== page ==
The rules provide some clarity in terms of handling different kinds of merchants and the specific KYC protocols that need to be done by them. The Paytm saga has illustrated two things – existing risks in the market and stricter, more robust KYC guidelines were sorely needed to eliminate those risks. Some executives believed the Paytm scandal showed issues like money laundering were prevalent. The guidelines, if followed diligently, will act as deterrents against fictitious accounts.

As far as PAs are concerned, this is a positive sign. Previously, the challenge for them was that the money from online merchants would go into one escrow account and that from offline merchants would go to another. Now, things get streamlined with settlements into a single escrow account.

In the past, the RBI has warned people falling prey to KYC frauds. Most recently, in February. There was always a need to strengthen data security and protections at the merchant level since the chances of compromise are higher. In 2023, over 11 lakh cases of financial cyber fraud worth over ₹7,400 crore were reported, per the National Crime Records Bureau (NCRB). Another concern the RBI has is individuals accepting payments routed through fintech platforms who aren’t properly onboarded as merchants.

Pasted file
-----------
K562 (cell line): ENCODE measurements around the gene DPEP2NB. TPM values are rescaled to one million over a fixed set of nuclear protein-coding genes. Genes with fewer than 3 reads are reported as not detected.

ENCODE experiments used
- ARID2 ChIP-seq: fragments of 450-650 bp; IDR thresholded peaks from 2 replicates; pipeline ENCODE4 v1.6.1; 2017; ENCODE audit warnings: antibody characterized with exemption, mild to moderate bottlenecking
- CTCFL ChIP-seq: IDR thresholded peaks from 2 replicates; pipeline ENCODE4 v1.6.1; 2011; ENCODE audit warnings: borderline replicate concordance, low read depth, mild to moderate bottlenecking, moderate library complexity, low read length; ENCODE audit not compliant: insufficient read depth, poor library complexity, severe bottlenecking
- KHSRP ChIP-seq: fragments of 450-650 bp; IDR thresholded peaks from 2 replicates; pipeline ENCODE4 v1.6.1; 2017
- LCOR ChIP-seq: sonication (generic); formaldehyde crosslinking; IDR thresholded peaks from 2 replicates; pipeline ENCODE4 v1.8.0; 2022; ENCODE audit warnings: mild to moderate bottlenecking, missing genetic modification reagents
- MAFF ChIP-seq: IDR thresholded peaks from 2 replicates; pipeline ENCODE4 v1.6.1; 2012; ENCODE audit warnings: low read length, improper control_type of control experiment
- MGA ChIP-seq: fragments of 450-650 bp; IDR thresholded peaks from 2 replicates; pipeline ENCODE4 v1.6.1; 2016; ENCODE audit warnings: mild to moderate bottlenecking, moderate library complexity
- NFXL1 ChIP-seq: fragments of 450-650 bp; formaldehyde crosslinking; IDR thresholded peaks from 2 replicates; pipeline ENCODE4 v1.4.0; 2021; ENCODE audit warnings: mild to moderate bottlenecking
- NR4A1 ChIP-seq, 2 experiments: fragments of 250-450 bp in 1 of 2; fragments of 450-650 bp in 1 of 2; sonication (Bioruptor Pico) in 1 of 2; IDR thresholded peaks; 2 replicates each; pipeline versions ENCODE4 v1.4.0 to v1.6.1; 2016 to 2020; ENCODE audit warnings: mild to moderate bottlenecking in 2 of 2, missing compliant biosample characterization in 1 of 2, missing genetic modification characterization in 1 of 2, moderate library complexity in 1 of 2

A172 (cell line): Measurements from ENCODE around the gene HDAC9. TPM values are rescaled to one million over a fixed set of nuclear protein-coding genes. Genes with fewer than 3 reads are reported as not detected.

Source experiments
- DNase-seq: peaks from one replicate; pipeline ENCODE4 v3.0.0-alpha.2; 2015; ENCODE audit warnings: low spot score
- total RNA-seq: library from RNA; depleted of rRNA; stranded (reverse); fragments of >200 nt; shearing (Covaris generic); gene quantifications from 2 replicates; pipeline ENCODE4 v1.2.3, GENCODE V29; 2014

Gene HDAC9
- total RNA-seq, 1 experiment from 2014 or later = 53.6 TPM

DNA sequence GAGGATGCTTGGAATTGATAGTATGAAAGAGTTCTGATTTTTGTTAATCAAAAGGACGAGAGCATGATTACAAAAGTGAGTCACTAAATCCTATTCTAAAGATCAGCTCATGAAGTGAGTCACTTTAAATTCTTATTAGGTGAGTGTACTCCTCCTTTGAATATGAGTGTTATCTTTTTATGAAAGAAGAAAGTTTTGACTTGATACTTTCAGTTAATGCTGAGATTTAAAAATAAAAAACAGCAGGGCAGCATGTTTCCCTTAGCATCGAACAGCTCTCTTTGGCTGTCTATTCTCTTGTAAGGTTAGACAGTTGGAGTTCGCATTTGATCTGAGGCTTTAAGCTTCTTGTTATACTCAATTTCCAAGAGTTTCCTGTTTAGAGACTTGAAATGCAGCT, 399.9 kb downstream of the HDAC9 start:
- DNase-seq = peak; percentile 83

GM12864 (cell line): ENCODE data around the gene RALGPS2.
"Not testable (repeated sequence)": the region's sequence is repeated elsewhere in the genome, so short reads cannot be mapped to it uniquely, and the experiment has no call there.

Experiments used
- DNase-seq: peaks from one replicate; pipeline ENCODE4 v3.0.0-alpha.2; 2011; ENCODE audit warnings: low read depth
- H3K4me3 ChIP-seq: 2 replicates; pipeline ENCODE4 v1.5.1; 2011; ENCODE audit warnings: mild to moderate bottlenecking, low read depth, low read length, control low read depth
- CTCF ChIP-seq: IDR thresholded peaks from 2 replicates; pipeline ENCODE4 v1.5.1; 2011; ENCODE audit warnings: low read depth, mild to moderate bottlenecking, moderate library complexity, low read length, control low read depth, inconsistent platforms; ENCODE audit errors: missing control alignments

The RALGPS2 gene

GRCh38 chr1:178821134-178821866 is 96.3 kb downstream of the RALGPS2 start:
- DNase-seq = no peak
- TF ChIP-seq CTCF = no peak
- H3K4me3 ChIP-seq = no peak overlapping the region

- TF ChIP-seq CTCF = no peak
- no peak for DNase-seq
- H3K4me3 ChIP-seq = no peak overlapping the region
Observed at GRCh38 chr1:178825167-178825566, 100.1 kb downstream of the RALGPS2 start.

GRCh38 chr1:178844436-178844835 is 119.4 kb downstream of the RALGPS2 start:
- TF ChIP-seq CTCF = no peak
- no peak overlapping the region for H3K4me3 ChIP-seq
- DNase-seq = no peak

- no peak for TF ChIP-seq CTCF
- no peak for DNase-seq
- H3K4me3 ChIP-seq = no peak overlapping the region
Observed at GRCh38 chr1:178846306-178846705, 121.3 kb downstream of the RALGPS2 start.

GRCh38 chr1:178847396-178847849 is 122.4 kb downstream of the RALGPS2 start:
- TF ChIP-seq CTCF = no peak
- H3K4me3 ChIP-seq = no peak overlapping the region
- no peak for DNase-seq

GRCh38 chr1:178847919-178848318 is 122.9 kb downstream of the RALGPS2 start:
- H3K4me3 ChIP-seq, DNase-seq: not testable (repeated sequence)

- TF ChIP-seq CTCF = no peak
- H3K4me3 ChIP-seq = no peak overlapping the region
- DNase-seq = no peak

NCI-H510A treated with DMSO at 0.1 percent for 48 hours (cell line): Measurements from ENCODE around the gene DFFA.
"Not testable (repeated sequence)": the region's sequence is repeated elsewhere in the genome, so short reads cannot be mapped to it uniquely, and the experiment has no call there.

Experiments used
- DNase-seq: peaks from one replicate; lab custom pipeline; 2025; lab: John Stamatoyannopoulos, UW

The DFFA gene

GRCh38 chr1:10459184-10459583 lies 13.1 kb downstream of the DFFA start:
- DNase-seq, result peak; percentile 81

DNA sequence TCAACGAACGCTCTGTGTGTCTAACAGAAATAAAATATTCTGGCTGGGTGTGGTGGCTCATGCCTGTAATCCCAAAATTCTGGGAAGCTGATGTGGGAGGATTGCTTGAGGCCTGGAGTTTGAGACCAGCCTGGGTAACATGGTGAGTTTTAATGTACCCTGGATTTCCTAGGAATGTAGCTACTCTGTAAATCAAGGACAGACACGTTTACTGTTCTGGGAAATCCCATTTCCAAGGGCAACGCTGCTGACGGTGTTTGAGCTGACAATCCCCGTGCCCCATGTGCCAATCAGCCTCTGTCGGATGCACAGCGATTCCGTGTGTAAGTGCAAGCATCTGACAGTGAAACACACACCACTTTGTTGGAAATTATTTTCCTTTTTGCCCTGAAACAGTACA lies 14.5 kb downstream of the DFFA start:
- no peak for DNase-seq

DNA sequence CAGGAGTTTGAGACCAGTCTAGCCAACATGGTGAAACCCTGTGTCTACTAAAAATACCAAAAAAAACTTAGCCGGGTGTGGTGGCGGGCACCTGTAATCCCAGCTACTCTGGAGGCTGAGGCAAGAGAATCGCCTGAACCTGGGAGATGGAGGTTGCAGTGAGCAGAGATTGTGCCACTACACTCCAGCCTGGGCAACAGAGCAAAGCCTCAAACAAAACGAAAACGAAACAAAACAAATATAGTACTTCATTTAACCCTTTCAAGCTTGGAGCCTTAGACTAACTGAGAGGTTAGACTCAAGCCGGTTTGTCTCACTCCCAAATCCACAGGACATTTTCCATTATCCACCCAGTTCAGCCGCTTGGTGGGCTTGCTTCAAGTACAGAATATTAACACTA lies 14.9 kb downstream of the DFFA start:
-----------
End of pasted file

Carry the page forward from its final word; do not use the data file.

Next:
COUNTERVIEW: Unnecessary burdens

The challenges of implementing KYC have become prominent since financial intermediation has become more complex. Transactions now involve multiple companies like banks, payment gateways, point-of-sale machines, etc. Things will get tougher for companies like RazorPay, Cashfree Payments, and PayU. Smaller merchants will also be impacted since PAs might not spend additional money on them for enhanced KYC since earnings from them are limited.

The process could become cumbersome and more expensive. In that case, some PAs might just skip small and medium merchants to avoid the headache of additional KYC protocols. If these rules come into play, then small online sellers and those in the creator economy won’t opt for online payments. Entrepreneurs who sell through social media platforms will ask customers to pay directly via UPI or personal contact numbers.

Physical KYC verification across the country is expensive. PAs will surely see if there are cheaper alternative ways for verification. Some have pitched a middle ground where full KYC verification is done only for a “high-risk” merchant. Another approach could be a Digital CPV. This would keep costs in check and address issues with the current traditional CPV process.

Reference Links:

  • RBI mandates offline payment aggregators to verify KYC for merchants – Business Standard
  • RBI directs payment aggregators to undertake due diligence of merchants on-boarded – The Economic Times
  • RBI reiterates caution against KYC frauds – Mint
  • On KYC compliance front, payment aggregators may be second to some – The Economic Times
  • RBI’s draft KYC guidelines add burden and cost for payment aggregators – Entrackr
  • PA firms request RBI to limit offline KYC requirement to high-risk merchants – Moneycontrol
  • RBI’s stricter KYC rules may slow merchant onboarding 90%: experts – The Economic Times

What is your opinion on this?
(Only subscribers can participate in polls)

a) The RBI’s new KYC regulations won’t backfire.

b) The RBI’s new KYC regulations will backfire.